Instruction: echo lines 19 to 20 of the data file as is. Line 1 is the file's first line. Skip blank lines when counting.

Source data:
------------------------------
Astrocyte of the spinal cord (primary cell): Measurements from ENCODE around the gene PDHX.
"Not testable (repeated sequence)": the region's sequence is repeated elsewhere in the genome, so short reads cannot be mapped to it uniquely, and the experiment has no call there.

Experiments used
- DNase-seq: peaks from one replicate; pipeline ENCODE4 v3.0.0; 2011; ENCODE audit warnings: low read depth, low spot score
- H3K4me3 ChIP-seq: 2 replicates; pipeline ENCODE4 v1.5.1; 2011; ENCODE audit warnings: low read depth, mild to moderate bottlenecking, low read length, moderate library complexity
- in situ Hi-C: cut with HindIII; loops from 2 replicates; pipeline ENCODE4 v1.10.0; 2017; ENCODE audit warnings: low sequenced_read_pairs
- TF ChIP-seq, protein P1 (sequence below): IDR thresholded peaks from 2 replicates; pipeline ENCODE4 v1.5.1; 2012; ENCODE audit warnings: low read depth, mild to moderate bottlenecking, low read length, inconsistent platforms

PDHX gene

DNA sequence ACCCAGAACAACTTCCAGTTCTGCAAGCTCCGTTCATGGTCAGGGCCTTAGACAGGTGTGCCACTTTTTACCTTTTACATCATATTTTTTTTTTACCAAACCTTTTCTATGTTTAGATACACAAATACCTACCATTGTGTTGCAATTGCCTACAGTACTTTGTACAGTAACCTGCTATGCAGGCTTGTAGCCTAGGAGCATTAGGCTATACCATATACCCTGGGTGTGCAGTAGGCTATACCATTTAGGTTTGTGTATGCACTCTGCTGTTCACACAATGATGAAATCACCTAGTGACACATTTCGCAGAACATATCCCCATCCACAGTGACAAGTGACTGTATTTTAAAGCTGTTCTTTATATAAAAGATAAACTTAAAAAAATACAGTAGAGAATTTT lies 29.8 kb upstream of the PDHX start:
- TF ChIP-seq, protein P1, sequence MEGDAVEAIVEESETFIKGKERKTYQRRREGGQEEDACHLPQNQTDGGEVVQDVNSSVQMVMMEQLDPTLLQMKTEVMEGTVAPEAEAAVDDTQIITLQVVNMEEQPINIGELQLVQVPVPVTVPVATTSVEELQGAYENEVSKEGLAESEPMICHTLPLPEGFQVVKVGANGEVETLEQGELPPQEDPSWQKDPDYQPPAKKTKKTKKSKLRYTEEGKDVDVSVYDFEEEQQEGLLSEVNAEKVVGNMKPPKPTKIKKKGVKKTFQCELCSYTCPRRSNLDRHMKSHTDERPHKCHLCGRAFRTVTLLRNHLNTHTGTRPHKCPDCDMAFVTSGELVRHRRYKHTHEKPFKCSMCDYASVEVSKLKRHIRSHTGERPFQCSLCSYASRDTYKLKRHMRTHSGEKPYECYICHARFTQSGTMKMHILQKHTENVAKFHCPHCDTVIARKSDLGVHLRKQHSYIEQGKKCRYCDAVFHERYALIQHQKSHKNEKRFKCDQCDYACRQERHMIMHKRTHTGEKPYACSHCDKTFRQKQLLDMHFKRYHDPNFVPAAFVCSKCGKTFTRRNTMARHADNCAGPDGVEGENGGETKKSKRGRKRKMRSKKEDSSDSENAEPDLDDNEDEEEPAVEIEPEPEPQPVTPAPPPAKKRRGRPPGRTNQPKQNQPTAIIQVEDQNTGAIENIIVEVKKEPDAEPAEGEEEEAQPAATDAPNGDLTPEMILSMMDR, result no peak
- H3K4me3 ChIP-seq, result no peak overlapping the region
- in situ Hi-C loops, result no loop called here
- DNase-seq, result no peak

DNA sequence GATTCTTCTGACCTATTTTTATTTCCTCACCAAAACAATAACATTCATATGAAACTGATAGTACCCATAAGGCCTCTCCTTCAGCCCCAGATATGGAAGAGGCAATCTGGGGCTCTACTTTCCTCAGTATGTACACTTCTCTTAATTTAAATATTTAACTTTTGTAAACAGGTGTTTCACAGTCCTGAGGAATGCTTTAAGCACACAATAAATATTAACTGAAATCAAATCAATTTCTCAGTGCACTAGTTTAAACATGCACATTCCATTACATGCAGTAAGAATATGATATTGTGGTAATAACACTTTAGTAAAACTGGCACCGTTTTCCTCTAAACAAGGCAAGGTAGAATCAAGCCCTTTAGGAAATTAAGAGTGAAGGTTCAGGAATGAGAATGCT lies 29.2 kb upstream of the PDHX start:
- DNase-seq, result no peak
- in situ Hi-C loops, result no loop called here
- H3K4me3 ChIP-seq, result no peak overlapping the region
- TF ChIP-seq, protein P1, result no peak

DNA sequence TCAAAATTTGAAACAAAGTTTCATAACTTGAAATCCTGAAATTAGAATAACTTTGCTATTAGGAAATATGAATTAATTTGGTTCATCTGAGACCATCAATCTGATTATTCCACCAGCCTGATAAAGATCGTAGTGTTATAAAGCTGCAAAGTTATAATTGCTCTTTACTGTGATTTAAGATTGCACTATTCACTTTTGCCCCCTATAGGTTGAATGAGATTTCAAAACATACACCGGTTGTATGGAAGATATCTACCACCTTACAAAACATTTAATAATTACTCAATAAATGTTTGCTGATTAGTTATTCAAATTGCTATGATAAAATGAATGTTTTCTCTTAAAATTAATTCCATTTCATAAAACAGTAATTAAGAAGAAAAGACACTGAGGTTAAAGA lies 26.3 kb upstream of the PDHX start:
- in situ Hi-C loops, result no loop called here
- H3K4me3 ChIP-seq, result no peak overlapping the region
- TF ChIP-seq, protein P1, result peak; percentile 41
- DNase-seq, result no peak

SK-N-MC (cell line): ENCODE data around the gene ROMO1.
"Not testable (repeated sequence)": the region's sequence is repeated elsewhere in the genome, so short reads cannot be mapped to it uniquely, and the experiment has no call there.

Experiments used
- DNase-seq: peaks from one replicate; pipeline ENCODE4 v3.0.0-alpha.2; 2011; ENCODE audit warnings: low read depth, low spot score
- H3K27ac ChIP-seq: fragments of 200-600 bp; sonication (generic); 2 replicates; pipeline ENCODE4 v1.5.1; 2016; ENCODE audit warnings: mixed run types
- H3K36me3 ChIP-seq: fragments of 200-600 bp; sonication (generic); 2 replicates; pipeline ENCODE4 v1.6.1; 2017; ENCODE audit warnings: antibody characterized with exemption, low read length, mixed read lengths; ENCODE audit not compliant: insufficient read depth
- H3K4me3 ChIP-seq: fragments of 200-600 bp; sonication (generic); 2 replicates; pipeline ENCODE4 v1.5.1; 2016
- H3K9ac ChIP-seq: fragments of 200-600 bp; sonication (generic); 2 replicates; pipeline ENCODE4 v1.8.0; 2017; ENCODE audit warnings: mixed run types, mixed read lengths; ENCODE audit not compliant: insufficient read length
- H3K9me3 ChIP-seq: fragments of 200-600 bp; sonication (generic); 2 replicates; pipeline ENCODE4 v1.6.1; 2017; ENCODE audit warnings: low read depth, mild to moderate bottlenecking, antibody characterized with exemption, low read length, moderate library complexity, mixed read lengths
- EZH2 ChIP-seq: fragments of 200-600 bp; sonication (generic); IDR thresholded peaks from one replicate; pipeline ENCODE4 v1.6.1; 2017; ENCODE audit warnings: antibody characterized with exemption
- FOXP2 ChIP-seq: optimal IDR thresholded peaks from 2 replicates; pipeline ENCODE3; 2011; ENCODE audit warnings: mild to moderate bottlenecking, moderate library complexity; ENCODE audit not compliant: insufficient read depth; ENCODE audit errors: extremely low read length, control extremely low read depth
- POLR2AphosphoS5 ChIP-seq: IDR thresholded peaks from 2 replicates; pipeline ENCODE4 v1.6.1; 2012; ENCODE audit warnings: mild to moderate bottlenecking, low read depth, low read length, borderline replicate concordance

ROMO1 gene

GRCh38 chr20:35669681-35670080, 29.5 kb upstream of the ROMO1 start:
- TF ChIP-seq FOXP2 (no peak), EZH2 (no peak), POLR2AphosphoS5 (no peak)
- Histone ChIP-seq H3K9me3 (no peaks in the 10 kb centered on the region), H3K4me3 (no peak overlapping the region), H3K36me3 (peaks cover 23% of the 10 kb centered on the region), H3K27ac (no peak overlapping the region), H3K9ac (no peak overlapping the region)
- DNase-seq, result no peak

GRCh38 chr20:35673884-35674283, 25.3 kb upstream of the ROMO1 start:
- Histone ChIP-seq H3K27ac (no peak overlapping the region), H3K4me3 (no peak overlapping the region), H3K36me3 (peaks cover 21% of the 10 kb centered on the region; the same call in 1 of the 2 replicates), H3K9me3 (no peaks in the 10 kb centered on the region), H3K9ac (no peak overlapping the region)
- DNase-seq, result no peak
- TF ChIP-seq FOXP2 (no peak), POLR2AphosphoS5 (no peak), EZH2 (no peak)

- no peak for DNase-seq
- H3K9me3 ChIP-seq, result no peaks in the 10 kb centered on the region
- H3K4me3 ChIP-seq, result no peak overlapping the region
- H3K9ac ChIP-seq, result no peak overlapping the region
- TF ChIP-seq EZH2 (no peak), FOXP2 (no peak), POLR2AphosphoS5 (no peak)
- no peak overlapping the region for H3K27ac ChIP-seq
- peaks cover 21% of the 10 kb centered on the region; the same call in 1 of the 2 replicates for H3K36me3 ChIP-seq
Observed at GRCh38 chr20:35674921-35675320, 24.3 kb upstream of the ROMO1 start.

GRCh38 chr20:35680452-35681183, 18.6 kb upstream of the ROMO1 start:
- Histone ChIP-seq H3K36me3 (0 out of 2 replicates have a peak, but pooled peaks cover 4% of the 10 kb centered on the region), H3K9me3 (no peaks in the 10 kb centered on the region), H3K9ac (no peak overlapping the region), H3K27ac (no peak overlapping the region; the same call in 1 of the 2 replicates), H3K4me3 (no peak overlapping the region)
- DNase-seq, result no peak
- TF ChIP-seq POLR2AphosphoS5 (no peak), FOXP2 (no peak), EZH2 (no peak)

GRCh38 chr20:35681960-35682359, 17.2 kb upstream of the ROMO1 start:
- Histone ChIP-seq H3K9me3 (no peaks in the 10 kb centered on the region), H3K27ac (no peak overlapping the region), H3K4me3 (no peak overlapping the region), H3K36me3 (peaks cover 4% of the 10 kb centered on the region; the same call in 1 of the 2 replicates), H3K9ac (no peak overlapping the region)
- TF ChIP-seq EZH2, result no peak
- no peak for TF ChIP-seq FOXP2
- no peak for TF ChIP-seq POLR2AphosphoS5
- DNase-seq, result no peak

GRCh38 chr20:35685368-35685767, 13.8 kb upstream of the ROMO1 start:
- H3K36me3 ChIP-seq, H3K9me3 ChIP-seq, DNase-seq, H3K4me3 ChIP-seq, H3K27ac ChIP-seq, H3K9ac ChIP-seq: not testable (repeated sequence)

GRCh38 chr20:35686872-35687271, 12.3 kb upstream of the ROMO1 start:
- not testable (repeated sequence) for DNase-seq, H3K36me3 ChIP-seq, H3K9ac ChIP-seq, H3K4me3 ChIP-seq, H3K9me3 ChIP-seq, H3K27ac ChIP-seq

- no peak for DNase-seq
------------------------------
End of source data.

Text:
DNA sequence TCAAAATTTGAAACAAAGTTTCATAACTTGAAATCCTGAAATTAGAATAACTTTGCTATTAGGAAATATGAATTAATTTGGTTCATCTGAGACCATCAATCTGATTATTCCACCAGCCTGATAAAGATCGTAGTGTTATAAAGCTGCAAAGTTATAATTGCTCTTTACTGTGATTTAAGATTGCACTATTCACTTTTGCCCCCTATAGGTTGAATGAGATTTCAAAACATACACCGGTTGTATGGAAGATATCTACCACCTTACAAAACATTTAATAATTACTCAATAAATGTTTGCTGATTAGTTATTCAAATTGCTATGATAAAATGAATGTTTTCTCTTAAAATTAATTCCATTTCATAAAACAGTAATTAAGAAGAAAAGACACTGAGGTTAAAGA lies 26.3 kb upstream of the PDHX start:
- in situ Hi-C loops, result no loop called here